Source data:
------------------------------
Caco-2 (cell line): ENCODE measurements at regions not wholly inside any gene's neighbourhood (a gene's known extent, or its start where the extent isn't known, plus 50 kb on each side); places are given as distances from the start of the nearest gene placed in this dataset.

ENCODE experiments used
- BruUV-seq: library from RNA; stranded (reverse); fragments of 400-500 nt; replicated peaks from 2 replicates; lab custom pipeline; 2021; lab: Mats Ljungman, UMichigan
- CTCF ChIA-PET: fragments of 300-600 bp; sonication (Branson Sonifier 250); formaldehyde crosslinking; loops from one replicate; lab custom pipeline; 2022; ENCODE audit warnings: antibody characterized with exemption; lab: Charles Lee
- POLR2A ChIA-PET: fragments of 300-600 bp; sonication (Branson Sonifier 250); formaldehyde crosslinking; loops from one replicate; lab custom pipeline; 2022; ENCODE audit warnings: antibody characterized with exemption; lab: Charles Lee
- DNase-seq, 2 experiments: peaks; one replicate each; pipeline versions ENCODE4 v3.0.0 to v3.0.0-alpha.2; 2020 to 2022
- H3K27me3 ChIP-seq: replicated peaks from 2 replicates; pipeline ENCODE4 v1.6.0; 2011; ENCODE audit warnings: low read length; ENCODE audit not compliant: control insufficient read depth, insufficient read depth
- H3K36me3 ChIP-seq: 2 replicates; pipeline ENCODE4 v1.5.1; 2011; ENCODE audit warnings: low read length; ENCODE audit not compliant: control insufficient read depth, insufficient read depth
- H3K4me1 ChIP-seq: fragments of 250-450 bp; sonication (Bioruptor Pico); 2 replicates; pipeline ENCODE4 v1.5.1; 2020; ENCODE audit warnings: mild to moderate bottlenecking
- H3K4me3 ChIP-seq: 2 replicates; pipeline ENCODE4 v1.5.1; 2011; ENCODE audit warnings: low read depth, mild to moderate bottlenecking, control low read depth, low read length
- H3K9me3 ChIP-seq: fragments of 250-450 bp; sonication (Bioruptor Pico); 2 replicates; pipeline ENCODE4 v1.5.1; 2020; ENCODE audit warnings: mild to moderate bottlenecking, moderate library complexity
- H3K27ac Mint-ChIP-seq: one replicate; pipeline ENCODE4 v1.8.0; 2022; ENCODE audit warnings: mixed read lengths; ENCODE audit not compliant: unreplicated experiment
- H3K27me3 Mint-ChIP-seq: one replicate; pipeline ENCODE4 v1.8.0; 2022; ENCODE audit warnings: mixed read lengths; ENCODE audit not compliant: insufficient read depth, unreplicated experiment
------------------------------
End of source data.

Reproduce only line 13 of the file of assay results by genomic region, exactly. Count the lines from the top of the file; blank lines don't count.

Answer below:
- H3K27me3 Mint-ChIP-seq: one replicate; pipeline ENCODE4 v1.8.0; 2022; ENCODE audit warnings: mixed read lengths; ENCODE audit not compliant: insufficient read depth, unreplicated experiment